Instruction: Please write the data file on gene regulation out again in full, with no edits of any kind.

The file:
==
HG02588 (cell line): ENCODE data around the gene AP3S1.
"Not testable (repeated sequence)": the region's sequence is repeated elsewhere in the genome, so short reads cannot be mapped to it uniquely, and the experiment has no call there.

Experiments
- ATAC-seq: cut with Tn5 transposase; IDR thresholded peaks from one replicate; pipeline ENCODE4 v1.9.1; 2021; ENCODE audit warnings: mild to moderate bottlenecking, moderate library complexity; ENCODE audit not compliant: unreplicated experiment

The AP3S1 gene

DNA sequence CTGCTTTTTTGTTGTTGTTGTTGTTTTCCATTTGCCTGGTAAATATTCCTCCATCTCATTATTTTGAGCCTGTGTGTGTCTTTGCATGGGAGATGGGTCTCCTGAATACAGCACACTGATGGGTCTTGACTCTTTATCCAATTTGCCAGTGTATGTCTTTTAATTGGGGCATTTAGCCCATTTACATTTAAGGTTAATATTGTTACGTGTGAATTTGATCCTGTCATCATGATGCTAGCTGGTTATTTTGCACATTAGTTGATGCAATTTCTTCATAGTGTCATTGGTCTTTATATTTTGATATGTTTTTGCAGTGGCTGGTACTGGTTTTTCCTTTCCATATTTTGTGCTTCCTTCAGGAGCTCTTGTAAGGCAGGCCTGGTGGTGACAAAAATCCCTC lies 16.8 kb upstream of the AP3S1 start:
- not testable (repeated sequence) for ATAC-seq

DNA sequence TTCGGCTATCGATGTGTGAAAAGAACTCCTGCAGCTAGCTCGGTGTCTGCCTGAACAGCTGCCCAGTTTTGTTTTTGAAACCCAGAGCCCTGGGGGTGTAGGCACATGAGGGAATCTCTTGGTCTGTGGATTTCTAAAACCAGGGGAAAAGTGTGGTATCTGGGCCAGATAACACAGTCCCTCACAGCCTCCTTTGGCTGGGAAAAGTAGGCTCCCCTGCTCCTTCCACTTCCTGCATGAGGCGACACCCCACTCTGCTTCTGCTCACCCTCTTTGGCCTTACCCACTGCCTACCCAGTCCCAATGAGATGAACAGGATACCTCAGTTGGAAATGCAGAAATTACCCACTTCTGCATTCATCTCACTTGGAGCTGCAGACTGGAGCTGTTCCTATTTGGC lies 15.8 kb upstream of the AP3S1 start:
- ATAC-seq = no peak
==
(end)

HG02588 (cell line): ENCODE data around the gene AP3S1.
"Not testable (repeated sequence)": the region's sequence is repeated elsewhere in the genome, so short reads cannot be mapped to it uniquely, and the experiment has no call there.

Experiments
- ATAC-seq: cut with Tn5 transposase; IDR thresholded peaks from one replicate; pipeline ENCODE4 v1.9.1; 2021; ENCODE audit warnings: mild to moderate bottlenecking, moderate library complexity; ENCODE audit not compliant: unreplicated experiment

The AP3S1 gene

DNA sequence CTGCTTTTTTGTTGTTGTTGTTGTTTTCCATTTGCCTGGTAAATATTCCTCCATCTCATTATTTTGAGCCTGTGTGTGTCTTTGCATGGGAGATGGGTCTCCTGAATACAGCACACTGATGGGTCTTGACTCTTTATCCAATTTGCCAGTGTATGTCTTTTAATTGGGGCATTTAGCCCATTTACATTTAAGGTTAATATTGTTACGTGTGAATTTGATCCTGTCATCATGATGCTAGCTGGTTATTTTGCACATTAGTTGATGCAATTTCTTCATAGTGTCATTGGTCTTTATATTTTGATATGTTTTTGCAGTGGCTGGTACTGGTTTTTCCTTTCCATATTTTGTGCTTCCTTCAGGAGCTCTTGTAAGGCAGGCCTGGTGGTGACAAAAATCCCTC lies 16.8 kb upstream of the AP3S1 start:
- not testable (repeated sequence) for ATAC-seq

DNA sequence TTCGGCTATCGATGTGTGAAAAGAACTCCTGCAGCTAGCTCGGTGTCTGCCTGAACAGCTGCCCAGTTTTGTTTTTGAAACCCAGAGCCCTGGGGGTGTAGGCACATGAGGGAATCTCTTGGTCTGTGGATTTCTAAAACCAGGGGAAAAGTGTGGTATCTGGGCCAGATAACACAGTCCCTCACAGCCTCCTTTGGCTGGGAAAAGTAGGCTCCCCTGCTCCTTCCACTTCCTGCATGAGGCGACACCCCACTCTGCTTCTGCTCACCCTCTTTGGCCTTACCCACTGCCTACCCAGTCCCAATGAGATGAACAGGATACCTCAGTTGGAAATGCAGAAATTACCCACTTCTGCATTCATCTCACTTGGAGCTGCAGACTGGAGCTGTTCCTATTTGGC lies 15.8 kb upstream of the AP3S1 start:
- ATAC-seq = no peak